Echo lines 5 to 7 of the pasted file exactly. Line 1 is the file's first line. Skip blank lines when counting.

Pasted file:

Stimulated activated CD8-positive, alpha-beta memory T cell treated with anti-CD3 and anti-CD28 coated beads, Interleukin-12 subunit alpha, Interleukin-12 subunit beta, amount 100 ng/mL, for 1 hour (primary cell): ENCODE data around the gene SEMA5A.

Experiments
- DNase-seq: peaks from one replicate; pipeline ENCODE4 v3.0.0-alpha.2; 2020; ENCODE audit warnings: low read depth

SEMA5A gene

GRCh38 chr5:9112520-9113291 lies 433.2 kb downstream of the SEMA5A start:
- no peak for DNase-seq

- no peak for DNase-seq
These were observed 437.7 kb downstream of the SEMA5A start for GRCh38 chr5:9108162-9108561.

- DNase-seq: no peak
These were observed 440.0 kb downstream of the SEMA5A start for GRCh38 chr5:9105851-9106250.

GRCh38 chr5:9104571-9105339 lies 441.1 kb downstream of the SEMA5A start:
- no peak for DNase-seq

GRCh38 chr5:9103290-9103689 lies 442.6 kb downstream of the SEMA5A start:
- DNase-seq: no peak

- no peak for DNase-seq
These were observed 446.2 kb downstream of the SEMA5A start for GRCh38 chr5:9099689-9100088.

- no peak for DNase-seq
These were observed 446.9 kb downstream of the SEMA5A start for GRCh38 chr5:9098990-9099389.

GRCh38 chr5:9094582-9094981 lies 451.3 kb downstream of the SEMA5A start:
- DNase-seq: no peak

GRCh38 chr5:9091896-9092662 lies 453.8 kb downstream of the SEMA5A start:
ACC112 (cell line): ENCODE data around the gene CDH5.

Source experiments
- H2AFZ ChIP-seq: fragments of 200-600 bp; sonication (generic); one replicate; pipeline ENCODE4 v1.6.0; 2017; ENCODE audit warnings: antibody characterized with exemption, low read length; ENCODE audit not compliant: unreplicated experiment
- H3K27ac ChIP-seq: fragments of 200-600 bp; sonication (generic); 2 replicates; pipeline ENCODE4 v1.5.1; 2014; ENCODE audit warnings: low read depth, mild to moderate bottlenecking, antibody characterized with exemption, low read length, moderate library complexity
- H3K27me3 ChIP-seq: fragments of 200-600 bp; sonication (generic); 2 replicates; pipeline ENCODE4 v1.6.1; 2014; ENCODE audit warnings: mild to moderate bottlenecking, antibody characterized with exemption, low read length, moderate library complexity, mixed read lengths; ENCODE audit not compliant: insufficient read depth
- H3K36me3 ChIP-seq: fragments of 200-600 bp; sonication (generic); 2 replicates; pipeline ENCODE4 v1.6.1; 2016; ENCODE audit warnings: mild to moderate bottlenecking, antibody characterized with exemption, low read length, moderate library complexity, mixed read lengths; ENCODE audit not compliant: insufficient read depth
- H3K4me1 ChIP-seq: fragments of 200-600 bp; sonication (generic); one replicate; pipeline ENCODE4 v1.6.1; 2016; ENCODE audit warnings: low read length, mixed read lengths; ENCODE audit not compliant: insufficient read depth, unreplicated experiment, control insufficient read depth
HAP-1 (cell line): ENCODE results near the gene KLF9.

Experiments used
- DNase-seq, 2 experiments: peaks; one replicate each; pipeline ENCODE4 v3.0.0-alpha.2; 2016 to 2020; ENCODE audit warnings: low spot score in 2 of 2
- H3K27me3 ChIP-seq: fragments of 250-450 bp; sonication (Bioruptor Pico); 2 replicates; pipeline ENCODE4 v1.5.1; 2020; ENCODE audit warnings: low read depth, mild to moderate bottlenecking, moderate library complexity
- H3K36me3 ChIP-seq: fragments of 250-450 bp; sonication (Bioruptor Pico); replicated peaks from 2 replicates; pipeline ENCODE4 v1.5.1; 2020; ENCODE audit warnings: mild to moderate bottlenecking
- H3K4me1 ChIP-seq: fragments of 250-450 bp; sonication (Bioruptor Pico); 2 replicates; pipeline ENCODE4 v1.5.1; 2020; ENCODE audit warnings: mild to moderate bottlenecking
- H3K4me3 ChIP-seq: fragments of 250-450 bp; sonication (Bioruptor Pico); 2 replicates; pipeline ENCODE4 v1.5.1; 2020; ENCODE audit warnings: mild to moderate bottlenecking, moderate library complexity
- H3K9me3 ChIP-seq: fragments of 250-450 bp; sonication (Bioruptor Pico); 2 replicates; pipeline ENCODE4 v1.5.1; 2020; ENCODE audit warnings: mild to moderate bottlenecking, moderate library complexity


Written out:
GRCh38 chr5:9112520-9113291 lies 433.2 kb downstream of the SEMA5A start:
- no peak for DNase-seq

- no peak for DNase-seq